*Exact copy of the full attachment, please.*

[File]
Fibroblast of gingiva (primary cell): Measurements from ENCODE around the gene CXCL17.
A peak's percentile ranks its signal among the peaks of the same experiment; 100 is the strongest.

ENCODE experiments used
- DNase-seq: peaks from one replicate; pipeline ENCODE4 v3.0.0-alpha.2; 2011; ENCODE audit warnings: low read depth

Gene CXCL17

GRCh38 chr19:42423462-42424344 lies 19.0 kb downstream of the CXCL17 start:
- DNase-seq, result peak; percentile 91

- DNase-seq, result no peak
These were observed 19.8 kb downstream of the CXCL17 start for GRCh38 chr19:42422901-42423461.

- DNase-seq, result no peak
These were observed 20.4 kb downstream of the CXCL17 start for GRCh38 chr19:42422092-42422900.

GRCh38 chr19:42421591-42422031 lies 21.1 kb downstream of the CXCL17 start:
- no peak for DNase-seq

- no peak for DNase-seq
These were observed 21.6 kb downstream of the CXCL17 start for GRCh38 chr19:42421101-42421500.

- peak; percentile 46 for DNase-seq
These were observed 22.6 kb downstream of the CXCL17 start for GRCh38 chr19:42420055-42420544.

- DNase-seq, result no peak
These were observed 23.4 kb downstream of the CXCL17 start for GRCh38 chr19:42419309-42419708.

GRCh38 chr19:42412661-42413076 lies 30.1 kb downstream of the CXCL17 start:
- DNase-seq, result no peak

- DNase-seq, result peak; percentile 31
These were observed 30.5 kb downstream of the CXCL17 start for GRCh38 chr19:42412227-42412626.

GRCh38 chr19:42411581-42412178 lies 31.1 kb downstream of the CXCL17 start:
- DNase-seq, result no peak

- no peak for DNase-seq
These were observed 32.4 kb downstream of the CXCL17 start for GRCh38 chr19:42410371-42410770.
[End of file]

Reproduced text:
Fibroblast of gingiva (primary cell): Measurements from ENCODE around the gene CXCL17.
A peak's percentile ranks its signal among the peaks of the same experiment; 100 is the strongest.

ENCODE experiments used
- DNase-seq: peaks from one replicate; pipeline ENCODE4 v3.0.0-alpha.2; 2011; ENCODE audit warnings: low read depth

Gene CXCL17

GRCh38 chr19:42423462-42424344 lies 19.0 kb downstream of the CXCL17 start:
- DNase-seq, result peak; percentile 91

- DNase-seq, result no peak
These were observed 19.8 kb downstream of the CXCL17 start for GRCh38 chr19:42422901-42423461.

- DNase-seq, result no peak
These were observed 20.4 kb downstream of the CXCL17 start for GRCh38 chr19:42422092-42422900.

GRCh38 chr19:42421591-42422031 lies 21.1 kb downstream of the CXCL17 start:
- no peak for DNase-seq

- no peak for DNase-seq
These were observed 21.6 kb downstream of the CXCL17 start for GRCh38 chr19:42421101-42421500.

- peak; percentile 46 for DNase-seq
These were observed 22.6 kb downstream of the CXCL17 start for GRCh38 chr19:42420055-42420544.

- DNase-seq, result no peak
These were observed 23.4 kb downstream of the CXCL17 start for GRCh38 chr19:42419309-42419708.

GRCh38 chr19:42412661-42413076 lies 30.1 kb downstream of the CXCL17 start:
- DNase-seq, result no peak

- DNase-seq, result peak; percentile 31
These were observed 30.5 kb downstream of the CXCL17 start for GRCh38 chr19:42412227-42412626.

GRCh38 chr19:42411581-42412178 lies 31.1 kb downstream of the CXCL17 start:
- DNase-seq, result no peak

- no peak for DNase-seq
These were observed 32.4 kb downstream of the CXCL17 start for GRCh38 chr19:42410371-42410770.